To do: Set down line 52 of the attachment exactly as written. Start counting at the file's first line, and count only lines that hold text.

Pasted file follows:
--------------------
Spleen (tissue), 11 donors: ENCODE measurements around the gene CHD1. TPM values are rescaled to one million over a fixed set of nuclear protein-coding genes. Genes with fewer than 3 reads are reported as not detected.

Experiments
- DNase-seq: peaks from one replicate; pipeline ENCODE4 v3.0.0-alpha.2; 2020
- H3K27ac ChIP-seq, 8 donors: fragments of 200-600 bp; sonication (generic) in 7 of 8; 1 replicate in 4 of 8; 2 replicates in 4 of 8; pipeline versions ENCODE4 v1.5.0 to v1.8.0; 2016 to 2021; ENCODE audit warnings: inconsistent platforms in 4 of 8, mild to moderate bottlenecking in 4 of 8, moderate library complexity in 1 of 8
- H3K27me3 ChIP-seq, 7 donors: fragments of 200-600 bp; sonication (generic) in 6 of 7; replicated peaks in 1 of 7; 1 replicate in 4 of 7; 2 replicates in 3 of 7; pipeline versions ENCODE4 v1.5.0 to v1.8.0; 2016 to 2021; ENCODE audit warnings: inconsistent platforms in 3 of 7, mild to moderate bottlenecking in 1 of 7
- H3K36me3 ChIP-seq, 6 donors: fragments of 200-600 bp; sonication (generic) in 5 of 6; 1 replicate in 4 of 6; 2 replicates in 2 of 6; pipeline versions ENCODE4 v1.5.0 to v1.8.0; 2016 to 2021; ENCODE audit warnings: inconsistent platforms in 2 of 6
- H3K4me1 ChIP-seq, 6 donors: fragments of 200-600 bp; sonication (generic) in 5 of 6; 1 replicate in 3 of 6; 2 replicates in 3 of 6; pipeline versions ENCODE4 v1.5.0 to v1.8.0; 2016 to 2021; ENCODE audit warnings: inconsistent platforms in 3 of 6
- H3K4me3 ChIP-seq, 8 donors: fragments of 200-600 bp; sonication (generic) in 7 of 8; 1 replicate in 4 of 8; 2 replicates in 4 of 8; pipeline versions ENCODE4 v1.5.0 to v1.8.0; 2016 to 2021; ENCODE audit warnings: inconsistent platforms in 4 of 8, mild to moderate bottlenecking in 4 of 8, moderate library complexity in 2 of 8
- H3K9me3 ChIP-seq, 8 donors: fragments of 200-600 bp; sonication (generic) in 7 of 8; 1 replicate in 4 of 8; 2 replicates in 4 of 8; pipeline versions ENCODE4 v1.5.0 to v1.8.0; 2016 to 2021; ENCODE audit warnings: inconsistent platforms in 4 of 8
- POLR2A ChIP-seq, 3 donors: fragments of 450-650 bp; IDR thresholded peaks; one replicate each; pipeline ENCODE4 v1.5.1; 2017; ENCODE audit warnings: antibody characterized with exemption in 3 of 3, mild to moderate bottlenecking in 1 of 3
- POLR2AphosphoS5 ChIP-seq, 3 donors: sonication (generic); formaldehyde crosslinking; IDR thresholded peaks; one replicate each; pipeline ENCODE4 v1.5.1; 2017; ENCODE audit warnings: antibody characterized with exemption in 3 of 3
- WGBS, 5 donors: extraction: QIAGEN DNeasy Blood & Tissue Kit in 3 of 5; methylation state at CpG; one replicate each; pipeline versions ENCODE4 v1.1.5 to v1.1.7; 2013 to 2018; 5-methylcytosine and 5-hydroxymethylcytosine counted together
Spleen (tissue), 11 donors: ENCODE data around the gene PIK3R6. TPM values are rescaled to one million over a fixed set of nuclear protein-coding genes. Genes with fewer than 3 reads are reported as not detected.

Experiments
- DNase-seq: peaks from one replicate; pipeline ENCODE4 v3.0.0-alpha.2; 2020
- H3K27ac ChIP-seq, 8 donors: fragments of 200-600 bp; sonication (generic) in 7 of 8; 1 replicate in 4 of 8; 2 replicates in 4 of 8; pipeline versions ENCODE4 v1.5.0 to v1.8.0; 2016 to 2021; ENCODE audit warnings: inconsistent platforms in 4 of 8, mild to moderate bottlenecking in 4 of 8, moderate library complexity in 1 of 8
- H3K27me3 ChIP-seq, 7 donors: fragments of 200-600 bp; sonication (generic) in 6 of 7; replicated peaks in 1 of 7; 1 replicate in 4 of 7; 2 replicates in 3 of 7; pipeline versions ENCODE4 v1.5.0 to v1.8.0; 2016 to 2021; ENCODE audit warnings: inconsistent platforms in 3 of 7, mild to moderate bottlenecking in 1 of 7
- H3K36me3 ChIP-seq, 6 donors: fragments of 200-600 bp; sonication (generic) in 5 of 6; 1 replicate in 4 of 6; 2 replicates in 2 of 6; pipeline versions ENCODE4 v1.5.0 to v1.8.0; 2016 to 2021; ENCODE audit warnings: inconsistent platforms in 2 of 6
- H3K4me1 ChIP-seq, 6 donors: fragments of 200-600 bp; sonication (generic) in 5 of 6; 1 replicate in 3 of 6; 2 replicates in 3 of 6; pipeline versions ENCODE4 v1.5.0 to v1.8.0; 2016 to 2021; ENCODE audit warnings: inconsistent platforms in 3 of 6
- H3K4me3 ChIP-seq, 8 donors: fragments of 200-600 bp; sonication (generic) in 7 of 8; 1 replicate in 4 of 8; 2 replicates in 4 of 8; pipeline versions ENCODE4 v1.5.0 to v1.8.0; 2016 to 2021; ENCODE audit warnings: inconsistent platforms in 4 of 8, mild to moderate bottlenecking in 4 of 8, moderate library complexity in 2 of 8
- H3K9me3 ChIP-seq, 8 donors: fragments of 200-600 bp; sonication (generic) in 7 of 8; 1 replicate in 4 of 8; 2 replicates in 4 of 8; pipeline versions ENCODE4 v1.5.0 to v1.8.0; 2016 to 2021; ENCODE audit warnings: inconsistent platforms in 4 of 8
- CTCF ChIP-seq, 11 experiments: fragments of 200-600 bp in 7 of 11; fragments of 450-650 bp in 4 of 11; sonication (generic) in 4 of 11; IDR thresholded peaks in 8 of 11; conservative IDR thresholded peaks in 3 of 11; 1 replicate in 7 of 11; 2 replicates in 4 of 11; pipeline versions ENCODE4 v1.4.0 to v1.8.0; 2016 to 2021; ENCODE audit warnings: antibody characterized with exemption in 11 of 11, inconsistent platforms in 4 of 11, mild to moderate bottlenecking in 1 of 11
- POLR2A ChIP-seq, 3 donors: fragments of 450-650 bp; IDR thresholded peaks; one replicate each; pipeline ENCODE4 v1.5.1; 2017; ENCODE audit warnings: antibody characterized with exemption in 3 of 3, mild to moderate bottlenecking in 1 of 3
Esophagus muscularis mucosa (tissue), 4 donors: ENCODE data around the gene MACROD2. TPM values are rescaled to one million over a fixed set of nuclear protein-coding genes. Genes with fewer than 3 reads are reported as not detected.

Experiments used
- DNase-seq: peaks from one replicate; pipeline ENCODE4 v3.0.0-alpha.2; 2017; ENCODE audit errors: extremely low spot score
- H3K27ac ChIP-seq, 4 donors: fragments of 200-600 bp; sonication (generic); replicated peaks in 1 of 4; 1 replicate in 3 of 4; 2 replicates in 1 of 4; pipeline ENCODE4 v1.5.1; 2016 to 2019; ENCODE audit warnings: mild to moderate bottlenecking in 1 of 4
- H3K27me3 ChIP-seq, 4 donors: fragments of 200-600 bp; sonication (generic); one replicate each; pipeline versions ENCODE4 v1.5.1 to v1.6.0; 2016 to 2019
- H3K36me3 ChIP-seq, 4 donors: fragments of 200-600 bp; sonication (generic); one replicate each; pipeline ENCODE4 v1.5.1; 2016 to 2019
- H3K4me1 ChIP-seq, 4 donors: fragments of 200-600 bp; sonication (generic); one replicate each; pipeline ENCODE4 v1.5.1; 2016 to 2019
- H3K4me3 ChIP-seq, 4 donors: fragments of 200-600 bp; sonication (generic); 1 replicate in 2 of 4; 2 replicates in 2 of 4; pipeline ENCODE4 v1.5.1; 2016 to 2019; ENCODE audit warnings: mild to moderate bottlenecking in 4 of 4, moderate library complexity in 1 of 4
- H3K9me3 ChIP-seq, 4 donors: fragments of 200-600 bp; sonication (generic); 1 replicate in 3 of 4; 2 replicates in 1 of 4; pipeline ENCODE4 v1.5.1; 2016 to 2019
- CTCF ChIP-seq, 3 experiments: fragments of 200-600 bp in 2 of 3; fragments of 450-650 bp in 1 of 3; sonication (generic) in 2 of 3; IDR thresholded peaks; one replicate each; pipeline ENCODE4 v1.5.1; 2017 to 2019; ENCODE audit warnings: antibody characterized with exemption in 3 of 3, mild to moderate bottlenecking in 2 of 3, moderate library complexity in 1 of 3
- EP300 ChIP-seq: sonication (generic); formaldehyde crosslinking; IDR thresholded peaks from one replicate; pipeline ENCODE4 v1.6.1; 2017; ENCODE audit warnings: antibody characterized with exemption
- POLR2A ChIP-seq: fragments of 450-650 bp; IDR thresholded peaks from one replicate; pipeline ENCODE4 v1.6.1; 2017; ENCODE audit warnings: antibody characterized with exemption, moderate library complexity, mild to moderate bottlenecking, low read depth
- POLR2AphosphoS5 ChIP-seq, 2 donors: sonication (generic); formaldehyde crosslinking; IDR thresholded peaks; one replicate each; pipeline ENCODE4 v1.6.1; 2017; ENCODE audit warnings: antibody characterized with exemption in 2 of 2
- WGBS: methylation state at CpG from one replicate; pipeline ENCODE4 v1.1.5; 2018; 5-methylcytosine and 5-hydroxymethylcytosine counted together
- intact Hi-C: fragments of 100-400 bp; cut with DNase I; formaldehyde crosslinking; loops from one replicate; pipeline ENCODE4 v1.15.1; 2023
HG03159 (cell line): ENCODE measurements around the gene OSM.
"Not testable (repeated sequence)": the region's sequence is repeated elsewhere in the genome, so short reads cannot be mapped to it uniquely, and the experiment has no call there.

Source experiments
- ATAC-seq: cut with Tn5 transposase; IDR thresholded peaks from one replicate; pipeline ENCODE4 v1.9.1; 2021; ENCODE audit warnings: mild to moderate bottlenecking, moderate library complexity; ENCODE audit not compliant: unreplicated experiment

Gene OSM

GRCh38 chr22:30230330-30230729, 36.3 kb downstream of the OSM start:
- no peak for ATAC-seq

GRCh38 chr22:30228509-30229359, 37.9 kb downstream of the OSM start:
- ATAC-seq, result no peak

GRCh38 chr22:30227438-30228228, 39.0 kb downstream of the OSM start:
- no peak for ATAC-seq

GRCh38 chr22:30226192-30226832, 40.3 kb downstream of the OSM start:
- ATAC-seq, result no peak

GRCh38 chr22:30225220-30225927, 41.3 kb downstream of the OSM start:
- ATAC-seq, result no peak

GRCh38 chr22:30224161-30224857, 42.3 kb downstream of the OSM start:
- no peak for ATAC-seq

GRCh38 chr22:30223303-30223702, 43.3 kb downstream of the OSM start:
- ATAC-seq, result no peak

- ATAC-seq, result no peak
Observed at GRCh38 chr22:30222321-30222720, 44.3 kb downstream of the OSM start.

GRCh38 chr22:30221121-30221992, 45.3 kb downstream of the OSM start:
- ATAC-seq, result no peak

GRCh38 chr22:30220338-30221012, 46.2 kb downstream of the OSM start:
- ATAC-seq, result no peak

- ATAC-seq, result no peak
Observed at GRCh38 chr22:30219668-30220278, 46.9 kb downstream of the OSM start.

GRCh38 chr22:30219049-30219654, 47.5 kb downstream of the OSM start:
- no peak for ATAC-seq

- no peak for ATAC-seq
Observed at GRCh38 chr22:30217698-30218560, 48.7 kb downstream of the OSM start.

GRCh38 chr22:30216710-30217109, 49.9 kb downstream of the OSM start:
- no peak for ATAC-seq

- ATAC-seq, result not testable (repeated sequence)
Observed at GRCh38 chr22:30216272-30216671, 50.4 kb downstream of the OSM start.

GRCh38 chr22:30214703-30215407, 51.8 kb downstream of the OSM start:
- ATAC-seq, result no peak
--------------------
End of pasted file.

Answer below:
GRCh38 chr22:30225220-30225927, 41.3 kb downstream of the OSM start: